Note: Pay per click agency and consultant rates vary. There are different models including hourly retainers for optimizations, and fixed percentages based on total advertising spend. Make sure you carefully vet your agency or consultant prior to signing a contract that’s hard to squeeze your way out of. Agencies should be flexible. Don’t feel pressured or assume that you need to get locked in to something crazy. The one sole goal of a pay per click agency is to deliver quality leads and a return on your investment. If they are not doing that, then why should you continue to pay for their services?

Choosing the wrong Google AdWords manager can severely impact your business.

Google AdWords, and search marketing in general, pose a huge opportunity for you to promote a large portion of your business. The difference between a well-managed campaign and a badly managed one can mean thousands of dollars in potentially gained or lost revenue.

There are many routes to go: You can look to hire internally, or you can go the route of hiring a freelancer, or you can turn things over to an agency.

As an agency that provides pay per click (PPC) management services, we may be a little biased, but we are not here to advocate against other PPC services. Different models work for different businesses. Factors such as industry specifications, business objectives, and of course, working capital all come into play.

With that being said, working with a Google AdWords Agency has its own unique advantages. Consider the below points as you look to bring on a partner in profitability.

  • Experience

    By providing access to tools, deep knowledge, and experience, an agency is worth the added expense. We return your investment in us by creating more efficiency, more conversions, and less management for you.

  • Account Structure & Quality Score

    A good agency refines and segments your keywords to the point where there are only a handful of keywords per ad group. From there, we take the effort to create specific ads for each of those ad groups. This allows us to achieve a higher quality score for your ads, ultimately lowering your cost per click and overall spend. Simply put, we save you money and increase your overall profitability.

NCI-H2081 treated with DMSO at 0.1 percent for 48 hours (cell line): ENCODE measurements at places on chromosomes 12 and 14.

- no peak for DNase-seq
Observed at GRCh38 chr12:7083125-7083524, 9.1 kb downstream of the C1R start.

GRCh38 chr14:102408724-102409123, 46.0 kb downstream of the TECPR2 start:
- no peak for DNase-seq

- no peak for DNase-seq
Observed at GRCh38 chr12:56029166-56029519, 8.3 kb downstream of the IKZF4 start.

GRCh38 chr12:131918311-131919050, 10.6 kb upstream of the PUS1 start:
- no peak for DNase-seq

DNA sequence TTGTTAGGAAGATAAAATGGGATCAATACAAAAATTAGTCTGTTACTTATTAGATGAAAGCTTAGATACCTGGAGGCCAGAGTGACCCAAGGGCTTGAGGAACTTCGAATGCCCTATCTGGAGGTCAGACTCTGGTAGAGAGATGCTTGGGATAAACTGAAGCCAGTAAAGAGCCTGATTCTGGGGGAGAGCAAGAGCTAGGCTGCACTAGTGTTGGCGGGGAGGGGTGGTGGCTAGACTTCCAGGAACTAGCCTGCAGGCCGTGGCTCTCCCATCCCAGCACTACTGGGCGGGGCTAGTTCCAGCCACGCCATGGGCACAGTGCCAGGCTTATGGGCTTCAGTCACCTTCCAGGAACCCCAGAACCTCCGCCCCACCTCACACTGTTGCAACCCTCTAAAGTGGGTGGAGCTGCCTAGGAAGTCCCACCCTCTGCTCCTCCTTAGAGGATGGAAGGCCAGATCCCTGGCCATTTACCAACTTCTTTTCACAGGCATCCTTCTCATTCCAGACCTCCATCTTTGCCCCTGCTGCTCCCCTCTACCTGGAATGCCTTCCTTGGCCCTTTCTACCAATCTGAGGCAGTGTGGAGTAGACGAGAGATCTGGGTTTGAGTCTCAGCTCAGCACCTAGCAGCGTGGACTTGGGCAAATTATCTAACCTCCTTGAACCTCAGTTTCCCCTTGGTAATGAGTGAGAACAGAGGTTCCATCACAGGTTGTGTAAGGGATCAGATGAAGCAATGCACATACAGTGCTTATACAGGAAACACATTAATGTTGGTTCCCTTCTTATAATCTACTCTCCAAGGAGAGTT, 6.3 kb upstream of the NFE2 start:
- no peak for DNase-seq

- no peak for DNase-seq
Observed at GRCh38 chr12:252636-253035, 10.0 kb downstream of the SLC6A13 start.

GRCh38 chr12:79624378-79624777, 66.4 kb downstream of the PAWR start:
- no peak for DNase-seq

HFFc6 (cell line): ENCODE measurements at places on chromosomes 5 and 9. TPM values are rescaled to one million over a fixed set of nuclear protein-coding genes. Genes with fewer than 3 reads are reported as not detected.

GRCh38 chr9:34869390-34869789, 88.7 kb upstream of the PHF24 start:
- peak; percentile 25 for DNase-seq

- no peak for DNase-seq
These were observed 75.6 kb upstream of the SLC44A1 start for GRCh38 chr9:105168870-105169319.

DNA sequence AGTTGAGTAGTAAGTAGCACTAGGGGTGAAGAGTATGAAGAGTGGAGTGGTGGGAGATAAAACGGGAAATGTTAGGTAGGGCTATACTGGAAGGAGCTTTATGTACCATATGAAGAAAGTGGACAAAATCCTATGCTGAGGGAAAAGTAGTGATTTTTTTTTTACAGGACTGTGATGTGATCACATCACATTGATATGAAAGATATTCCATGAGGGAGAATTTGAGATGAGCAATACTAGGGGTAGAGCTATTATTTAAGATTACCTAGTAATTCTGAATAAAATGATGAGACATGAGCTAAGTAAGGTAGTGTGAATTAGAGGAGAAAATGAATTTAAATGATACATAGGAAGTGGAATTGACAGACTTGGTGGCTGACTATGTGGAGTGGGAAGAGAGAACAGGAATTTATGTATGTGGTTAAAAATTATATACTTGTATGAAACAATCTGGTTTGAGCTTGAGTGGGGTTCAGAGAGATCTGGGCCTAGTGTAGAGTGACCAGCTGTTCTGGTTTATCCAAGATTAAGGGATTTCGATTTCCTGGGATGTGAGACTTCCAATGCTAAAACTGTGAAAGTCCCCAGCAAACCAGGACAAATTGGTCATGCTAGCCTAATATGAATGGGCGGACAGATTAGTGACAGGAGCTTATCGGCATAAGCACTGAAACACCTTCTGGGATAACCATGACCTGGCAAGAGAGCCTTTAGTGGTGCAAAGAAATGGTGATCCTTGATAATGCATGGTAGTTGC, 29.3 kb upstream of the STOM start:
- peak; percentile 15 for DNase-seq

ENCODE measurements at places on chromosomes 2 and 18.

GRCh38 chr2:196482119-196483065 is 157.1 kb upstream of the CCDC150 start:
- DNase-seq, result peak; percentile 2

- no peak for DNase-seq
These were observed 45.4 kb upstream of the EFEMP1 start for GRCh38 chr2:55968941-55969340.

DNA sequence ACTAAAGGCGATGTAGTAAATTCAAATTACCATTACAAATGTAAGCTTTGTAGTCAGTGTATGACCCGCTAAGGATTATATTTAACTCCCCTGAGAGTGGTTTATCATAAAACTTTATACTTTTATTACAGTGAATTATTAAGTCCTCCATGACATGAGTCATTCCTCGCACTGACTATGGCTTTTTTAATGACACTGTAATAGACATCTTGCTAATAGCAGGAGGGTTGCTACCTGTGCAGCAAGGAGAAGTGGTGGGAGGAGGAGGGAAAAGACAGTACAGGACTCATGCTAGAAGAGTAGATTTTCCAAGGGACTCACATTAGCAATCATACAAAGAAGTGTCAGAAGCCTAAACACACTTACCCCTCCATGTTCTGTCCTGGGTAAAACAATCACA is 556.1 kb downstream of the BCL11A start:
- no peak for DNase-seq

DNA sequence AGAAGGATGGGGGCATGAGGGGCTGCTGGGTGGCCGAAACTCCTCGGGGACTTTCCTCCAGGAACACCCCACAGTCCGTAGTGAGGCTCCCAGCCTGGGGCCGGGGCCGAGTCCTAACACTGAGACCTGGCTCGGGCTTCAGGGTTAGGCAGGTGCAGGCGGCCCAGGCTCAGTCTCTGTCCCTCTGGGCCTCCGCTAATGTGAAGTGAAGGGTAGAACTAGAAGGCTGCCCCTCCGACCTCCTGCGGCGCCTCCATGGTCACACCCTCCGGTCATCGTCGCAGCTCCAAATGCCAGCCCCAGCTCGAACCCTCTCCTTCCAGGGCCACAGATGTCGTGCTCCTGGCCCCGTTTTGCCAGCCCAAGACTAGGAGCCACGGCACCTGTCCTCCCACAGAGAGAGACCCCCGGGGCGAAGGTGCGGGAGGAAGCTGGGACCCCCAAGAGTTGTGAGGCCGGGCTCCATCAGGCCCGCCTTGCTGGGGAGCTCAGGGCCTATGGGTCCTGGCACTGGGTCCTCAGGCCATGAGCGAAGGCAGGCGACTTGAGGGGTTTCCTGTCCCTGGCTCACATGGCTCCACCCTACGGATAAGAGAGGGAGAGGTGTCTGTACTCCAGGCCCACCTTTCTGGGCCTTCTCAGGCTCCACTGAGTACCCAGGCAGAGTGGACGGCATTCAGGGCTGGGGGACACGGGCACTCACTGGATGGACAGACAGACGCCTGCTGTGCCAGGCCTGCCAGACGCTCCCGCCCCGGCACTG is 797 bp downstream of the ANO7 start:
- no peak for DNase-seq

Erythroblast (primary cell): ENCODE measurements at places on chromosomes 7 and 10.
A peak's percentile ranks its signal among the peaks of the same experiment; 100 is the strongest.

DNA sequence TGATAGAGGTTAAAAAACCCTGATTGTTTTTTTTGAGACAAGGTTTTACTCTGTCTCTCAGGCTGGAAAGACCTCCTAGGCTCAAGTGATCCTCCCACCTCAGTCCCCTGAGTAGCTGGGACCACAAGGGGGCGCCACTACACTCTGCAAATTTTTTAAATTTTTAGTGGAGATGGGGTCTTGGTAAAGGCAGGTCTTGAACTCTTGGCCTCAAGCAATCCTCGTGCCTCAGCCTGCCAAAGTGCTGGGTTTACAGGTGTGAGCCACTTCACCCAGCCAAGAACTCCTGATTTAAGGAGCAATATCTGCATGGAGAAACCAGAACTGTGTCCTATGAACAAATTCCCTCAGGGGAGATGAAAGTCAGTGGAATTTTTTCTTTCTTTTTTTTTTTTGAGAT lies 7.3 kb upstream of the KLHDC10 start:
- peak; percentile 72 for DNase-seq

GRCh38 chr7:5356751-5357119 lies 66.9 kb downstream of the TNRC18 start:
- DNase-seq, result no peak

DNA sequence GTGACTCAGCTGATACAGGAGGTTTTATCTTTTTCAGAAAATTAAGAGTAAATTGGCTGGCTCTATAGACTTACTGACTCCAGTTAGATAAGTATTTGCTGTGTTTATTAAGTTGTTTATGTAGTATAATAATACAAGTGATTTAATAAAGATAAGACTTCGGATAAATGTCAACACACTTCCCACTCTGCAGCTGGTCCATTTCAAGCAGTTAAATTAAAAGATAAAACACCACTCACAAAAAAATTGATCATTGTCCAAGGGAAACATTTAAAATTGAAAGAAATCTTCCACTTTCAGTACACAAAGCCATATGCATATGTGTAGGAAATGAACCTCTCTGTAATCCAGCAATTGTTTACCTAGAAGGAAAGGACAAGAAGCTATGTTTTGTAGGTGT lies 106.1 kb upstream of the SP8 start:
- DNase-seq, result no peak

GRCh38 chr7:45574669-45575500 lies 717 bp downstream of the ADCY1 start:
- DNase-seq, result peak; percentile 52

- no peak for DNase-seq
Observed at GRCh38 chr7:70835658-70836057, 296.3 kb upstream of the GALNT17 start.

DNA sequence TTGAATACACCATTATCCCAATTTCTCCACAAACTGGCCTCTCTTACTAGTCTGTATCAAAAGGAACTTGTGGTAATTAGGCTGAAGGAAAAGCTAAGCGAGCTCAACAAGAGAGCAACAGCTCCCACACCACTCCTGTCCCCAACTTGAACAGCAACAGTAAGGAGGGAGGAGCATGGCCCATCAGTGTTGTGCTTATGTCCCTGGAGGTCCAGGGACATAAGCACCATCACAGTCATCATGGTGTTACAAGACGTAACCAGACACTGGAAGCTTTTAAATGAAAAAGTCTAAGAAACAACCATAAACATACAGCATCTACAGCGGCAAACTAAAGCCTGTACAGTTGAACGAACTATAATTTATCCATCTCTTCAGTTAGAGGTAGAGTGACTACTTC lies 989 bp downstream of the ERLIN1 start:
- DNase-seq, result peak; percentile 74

• Negative Keywords

    If you don’t remove keywords that you don’t want to advertise for, you’ll waste a lot of your spend. Those costs alone could justify management services. As an AdWords Agency, we understand how people search and will be able to eliminate tons of irrelevant searches for you, allowing you to maximize your advertising spend.

  • Ad Extensions, Campaign Settings, & Tracking

    We make sure you get the most out of AdWords and all of its powerful features. We set up ad extensions for your phone number and address, links to specific content on your site, and even drive reviews. In addition, we adjust your campaign settings to match your operating hours, target the right prospects, and setup tracking everywhere to give you an accurate cost per acquisition (CPA).

  • Web Design

    One of the many overlooked aspects of Google AdWords management is the correlation of campaign success and web design. A/B testing landing pages is important when attempting to lower CPA.  With the growing use of the display network and remarketing tools, having a graphic designer and webmaster that you can rely on also comes in hand. We create visual representations of your business that drive engagement.

A Google AdWords Agency may add to your upfront cost, but access to tools, in-depth knowledge, and experience provides a better long-term opportunity when it comes to obtaining a return on investment (ROI). There is nothing stopping you from learning AdWords yourself. Though, there is inherent risk in doing this as it will take you away from doing things that only you can do (the things that put you in business to start with).

Set it and forget it.

Five of the most dangerous words in the world of pay-per-click (PPC) marketing.